In Saturday’s Championship clash at the City Ground, between Nottingham Forest and Bristol City, all the attention will be on the hosts after an eventful start to 2019 – but the visitors look underrated.

Martin returns home

This will be Martin O’Neill’s first home game in charge of Nottingham Forest.

The appointment of a club legend, who starred in the 1979 and 1980 European Cup wins under Brian Clough has certainly had an impact on the ticket sales for this match, with a full house expected.

It would be wrong to define this as entirely a sentimental appointment, because O’Neill has achieved some good things as a manager – he led Celtic to three titles plus a UEFA Cup Runners-Up spot and Aston Villa to top four contention in the Premier League.

However, it is difficult to see him joining had he not had that prior connection to the club, because his record in recent years leaves a lot to be desired.

His tactical approach meanwhile, appears to be standing the test of time.

Under Aitor Karanka, Forest were far from a long ball side – they had a nicely balanced midfield with Jack Colback, Adlene Guedioura and Joao Carvalho all offering qualities in and out of possession.

The downturn in form over the last six weeks had much to do with Karanka not feeling the backing of the board, despite having overseen significant progress up until December.

If the dispute between Karanka and the board had been down to control over transfers and the Director of Football model, then why would chairman Nicholas Randall appoint as confrontational a character as O’Neill?

It could be a political tactic to distract fans from the poor treatment of Karanka, but fans will be happy when the team is putting in strong performances and they will do that when they are well-coached.

On recent evidence, Karanka is far better qualified to get the best out of that group of players than O’Neill.

Nottingham Forest v Bristol City

Robins on song

Lee Johnson has a complex relationship with Bristol City.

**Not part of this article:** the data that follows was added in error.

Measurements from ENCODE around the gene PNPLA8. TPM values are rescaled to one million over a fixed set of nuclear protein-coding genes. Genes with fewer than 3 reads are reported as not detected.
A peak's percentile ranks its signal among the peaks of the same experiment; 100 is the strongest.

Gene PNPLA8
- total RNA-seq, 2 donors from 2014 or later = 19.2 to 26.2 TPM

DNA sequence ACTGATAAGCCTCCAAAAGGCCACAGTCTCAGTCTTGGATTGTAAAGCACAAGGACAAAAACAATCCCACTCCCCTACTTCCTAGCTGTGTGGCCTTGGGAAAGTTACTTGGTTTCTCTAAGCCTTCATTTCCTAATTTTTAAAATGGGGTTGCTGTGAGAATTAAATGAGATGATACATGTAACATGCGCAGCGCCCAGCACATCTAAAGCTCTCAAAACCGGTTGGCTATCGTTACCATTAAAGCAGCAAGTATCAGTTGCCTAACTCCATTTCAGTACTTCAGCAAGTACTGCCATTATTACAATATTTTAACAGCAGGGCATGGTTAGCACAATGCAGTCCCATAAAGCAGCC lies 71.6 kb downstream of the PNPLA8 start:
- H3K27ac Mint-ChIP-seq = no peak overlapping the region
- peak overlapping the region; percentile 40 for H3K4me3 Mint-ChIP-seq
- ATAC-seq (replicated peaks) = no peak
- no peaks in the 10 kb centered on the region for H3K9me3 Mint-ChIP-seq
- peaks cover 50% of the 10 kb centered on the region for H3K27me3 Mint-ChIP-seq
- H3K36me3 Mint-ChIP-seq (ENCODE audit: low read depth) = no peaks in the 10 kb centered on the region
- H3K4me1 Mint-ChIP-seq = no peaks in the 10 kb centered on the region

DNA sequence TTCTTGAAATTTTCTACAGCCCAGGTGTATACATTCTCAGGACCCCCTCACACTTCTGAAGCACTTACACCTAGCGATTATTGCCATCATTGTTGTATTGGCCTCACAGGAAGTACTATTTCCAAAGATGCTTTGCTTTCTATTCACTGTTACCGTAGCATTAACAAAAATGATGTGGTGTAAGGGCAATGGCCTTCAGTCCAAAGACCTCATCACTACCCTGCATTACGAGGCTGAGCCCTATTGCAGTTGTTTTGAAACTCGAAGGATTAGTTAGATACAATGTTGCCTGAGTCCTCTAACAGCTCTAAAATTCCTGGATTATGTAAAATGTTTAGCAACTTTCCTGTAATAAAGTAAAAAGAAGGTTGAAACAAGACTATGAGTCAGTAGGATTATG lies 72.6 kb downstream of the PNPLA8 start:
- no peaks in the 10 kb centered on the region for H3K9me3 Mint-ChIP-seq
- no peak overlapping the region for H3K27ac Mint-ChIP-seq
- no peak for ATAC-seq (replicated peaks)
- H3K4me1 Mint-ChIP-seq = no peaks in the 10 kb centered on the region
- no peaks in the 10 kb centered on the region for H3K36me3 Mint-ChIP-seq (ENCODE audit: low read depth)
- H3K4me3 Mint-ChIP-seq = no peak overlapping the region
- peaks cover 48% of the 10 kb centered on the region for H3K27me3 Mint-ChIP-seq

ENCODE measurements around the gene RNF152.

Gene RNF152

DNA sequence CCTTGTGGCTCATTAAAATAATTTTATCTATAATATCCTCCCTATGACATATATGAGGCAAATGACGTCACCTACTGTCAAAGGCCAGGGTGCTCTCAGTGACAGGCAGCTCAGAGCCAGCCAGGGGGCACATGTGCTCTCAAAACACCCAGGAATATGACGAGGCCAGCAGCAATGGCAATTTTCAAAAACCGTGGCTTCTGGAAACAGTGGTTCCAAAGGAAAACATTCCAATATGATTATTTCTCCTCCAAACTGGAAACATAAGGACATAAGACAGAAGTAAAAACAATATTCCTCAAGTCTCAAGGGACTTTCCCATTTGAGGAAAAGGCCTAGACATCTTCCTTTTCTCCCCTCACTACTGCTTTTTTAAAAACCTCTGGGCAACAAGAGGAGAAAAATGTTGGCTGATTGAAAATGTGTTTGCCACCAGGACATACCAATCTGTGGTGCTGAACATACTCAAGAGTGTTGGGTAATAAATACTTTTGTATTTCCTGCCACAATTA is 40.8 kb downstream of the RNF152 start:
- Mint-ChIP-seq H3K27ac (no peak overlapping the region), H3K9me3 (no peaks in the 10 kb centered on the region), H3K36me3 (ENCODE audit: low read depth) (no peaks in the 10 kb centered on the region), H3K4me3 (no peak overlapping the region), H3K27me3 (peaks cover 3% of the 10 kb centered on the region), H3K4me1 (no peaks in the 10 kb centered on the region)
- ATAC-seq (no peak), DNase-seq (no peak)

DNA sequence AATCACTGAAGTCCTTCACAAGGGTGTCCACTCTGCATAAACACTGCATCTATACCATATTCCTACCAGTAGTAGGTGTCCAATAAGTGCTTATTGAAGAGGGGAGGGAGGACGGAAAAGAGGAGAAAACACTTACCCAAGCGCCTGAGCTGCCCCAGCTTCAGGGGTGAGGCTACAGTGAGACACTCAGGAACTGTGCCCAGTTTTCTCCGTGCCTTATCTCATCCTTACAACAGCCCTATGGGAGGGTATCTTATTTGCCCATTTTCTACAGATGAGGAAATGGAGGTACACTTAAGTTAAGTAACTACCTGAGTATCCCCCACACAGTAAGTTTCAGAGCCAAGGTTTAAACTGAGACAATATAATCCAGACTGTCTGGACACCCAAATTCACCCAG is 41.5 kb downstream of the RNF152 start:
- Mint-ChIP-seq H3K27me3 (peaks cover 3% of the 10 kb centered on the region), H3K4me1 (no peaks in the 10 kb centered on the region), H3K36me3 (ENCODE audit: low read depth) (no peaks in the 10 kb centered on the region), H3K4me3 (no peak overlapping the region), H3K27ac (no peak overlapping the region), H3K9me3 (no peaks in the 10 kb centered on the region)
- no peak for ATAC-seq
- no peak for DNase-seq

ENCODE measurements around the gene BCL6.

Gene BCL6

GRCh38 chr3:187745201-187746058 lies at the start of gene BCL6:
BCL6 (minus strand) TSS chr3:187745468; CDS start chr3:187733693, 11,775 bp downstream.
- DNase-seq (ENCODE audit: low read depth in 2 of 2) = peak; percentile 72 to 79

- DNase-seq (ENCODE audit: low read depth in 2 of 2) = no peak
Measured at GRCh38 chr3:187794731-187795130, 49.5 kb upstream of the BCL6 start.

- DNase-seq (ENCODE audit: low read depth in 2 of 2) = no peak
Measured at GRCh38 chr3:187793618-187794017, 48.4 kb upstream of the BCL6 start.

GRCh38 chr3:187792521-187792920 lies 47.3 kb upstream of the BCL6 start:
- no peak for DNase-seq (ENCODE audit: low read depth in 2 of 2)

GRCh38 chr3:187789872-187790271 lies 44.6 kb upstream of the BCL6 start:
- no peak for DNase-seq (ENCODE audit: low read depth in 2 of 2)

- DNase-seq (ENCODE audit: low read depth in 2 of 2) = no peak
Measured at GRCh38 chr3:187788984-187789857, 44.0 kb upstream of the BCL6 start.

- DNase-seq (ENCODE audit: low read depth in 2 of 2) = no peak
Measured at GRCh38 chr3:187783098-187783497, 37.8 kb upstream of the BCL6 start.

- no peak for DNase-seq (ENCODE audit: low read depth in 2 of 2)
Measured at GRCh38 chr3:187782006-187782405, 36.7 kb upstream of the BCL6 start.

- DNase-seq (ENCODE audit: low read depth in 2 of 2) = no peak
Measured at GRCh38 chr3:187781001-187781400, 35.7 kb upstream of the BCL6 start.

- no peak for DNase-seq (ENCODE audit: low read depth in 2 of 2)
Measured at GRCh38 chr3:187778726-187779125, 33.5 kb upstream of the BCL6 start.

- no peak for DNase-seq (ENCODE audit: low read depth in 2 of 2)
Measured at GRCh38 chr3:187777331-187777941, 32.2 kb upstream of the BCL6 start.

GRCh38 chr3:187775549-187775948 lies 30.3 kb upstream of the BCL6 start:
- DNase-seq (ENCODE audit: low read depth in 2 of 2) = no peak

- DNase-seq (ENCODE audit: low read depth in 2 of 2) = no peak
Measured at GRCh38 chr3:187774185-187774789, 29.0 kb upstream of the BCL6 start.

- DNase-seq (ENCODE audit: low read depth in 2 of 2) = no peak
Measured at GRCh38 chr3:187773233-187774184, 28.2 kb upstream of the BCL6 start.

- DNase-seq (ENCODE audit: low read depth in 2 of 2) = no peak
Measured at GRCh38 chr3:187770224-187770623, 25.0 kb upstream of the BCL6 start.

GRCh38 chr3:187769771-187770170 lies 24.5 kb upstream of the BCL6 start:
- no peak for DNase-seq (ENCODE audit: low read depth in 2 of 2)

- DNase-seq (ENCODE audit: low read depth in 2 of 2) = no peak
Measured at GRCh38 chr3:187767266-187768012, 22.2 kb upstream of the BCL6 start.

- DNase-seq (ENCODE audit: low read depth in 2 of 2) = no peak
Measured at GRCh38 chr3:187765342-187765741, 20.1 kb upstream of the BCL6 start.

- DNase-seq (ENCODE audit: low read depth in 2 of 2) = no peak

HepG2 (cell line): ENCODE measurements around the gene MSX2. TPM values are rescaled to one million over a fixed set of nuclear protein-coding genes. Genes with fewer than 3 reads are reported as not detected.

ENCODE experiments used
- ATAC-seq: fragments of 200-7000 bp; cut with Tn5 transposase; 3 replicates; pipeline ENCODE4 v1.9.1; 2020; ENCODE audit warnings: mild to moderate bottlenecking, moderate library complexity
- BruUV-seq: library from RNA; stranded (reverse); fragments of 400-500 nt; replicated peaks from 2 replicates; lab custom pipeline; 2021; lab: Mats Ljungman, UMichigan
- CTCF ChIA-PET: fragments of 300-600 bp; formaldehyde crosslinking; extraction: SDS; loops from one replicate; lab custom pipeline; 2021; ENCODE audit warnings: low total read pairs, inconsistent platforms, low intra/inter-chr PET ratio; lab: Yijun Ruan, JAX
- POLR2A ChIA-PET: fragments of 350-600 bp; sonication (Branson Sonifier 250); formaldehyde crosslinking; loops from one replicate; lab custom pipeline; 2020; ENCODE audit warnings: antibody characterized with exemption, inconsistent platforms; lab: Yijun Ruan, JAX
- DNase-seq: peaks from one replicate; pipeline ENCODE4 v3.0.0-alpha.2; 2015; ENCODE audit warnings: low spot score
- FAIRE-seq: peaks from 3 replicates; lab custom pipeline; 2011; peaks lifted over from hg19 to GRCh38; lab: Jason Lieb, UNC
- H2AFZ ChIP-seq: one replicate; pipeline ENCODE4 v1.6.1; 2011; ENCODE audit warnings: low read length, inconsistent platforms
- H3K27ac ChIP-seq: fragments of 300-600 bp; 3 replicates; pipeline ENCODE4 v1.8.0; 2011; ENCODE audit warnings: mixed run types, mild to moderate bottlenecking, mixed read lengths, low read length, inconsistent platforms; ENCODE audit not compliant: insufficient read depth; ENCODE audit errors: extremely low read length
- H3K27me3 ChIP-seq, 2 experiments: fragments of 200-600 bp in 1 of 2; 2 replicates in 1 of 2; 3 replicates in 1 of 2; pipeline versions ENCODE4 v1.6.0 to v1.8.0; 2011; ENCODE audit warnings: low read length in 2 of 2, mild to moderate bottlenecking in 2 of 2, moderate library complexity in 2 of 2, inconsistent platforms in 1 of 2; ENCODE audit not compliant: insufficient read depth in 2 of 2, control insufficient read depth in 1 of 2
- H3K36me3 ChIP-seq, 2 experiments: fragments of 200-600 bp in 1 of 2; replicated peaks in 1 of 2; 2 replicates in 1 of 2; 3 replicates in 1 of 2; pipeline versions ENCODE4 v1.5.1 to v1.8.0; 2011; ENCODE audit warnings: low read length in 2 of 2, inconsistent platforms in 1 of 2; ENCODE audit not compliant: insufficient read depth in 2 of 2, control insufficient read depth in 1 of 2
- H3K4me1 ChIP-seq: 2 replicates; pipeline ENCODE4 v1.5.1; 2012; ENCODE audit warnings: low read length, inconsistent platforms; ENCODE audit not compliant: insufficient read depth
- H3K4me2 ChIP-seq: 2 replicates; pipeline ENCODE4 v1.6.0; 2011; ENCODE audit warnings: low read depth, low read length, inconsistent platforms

During his playing days at Ashton Gate, he was a slightly divisive figure – around half the fans felt he was a limited midfielder while the other half believed him to be the key man holding things together.

In many ways, that mirrors his time as a manager, where there’s still two groups within the fanbase and the one that is most vocal is influenced by results, while the other group sway closer to the middle-ground.

Intriguingly, the form has always been either very good or very bad, too.

Six weeks, the Robins were enduring their customary rough patch with seven defeats in 11 but a 1-0 win at Birmingham in early December proved one of the results that has catalysed a nine-game unbeaten streak.

At St Andrews, they displayed a certain adaptability that has not always been associated with Johnson’s teams.

The Robins scored via Famara Diedhiou following a set piece and defended their penalty area stoutly as Adam Webster, a bright young centre-back, began a run of impressive individual performances.

That was followed up by a 2-2 home draw with Norwich, in which wide man Callum O’Dowda and midfielder Marlon Pack shone in a game they perhaps ought to have won.

Most recently, Johnson’s tactical switches proved the difference in a 2-1 triumph over Bolton, with substitutes Matty Taylor and Chelsea loanee Kasey Palmer netting two second half goals in quick succession.

Interestingly, the head coach has cottoned onto the recent trend of using goalkeepers in a creative sense, with Finnish stopper Nikki Maenpaa’s long-range distribution being particularly impactful.

O’Neill has rarely had the imagination to adapt to the modern game in quite the same way.

The drama at Forest, with Karanka leaving and O’Neill coming in, will create an emotional atmosphere which might hinder the players more than it will help them.

The attention and pressure on the hosts means Bristol City, on their customary (winning streak), can quietly perfect their game plan.


Bristol City to win

Odds are correct at the time of posting

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